At age 17, he contracted polio, and was so severely paralyzed that the doctors believed he would die. On the critical night where he was at his worst, he had another formative 'auto experience'.
Erickson writes... As I lay in bed that night, I overheard the three doctors tell my parents in the other room that their boy would be dead in the morning. I felt intense anger that anyone should tell a mother her boy would be dead by morning. My mother then came in with as serene a face as can be. I asked her to arrange the dresser, push it up against the side of the bed at an angle. She did not understand why, she thought I was delirious. My speech was difficult. But at that angle by virtue of the mirror on the dresser I could see through the doorway, through the west window of the other room. I was damned if I would die without seeing one more sunset. If I had any skill in drawing, I could still sketch that sunset. I saw all the sunset, but I didn't see the fence and large boulder that were there. I blocked out everything except the sunset. After I saw the sunset, I lost consciousness for three days. When I finally awakened, I asked my father why they had taken out that fence, tree, and boulder. I did not realize I had blotted them out when I fixed my attention so intensely on the sunset. Then, as I recovered and became aware of my lack of abilities, I wondered how I was going to earn a living. I had already published a paper in a national agricultural journal. 'Why Young Folks Leave the Farm.' I no longer had the strength to be a farmer, but maybe I could make it as a doctor.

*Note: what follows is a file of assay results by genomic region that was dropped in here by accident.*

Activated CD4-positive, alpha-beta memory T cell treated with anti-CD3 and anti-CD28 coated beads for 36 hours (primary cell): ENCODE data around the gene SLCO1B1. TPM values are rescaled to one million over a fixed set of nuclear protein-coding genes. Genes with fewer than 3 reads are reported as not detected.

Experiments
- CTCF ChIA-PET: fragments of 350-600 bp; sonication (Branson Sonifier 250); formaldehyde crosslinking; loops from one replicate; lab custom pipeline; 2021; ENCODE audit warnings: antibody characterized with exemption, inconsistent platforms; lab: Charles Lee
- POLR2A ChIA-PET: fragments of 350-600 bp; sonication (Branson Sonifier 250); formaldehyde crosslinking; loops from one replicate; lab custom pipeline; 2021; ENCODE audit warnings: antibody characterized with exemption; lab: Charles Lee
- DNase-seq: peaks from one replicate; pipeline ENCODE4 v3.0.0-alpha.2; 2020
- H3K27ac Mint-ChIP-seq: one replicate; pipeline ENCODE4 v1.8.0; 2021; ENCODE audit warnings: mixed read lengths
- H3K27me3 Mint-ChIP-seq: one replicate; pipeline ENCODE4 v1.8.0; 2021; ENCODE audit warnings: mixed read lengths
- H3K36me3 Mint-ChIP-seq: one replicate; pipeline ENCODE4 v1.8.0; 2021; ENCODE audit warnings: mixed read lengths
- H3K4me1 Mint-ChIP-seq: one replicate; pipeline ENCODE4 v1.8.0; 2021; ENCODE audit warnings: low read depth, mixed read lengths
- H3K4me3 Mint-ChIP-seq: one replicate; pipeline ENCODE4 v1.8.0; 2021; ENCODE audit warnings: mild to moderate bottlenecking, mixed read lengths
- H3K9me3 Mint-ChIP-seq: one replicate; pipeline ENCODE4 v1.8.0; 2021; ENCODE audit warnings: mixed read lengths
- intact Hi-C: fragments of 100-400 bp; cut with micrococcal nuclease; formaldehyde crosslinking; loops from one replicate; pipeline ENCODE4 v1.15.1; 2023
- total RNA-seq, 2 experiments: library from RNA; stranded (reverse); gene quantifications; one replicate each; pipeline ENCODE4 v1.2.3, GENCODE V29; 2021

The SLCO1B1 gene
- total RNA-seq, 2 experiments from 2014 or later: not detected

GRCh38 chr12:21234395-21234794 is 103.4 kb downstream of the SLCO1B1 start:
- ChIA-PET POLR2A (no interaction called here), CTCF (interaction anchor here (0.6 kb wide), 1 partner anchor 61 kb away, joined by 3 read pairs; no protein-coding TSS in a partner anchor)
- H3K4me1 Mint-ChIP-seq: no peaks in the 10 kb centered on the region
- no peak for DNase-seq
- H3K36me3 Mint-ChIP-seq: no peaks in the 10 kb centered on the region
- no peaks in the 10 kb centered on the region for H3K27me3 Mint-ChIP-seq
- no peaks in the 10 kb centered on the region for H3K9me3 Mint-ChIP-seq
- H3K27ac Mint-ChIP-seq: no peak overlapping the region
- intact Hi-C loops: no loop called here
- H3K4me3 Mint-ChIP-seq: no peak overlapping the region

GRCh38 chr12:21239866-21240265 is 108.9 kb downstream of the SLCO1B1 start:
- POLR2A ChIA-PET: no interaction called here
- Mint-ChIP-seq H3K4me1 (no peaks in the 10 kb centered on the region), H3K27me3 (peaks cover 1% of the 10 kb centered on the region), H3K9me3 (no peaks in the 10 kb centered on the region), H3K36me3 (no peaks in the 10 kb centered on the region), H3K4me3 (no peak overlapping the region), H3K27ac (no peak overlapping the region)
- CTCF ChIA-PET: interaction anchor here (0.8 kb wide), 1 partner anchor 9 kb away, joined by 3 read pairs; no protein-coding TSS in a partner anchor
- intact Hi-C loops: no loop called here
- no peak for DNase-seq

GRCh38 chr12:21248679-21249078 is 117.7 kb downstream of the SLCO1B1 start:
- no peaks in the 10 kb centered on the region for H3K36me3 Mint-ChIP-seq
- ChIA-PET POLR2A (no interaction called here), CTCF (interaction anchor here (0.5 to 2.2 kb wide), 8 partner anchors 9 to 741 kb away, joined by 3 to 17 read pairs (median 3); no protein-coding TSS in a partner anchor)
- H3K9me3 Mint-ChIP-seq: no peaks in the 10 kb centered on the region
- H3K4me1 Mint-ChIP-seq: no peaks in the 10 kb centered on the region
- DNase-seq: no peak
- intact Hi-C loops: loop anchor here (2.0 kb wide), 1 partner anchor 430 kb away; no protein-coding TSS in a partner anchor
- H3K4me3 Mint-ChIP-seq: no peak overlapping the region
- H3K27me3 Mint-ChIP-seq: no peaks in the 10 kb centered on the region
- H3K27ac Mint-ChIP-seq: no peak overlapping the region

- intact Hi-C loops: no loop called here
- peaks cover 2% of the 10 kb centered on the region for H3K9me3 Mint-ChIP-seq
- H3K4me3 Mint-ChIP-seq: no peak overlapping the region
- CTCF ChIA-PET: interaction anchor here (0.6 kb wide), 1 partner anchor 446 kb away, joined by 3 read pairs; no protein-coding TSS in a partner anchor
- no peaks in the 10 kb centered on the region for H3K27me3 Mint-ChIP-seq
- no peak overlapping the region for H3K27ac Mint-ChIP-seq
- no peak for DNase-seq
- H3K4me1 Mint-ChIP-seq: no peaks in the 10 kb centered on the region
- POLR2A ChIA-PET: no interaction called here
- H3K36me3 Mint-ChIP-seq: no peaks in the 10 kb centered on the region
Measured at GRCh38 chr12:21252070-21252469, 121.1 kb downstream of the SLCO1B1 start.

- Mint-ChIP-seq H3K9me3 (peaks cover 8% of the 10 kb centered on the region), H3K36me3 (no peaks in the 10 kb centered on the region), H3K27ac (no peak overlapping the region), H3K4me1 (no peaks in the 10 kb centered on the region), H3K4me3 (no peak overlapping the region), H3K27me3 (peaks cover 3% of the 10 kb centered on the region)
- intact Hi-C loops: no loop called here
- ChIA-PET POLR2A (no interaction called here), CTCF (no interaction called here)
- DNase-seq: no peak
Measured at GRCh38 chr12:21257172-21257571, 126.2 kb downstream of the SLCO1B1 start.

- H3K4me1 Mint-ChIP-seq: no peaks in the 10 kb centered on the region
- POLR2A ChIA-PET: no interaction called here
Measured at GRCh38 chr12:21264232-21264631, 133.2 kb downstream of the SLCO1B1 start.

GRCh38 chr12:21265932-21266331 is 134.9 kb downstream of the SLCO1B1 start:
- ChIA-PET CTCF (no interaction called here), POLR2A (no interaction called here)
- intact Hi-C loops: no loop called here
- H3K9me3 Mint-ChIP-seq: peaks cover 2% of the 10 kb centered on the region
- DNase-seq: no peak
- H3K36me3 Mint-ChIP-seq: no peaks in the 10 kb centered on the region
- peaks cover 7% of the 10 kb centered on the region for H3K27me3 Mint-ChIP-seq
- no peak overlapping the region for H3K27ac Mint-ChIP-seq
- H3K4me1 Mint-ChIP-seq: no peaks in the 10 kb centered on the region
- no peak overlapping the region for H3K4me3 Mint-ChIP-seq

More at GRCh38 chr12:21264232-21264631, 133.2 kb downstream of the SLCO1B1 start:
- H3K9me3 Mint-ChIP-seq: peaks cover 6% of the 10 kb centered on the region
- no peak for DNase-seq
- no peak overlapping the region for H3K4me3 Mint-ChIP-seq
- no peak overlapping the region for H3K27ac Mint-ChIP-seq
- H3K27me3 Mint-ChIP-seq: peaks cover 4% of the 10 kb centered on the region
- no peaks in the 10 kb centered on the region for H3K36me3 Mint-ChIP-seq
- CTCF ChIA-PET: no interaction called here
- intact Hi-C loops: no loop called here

Recovering, still almost entirely lame in bed, and unable to speak, he became strongly aware of the significance of non-verbal communication - body language, tone of voice and the way that these non-verbal expressions often directly contradicted the verbal ones.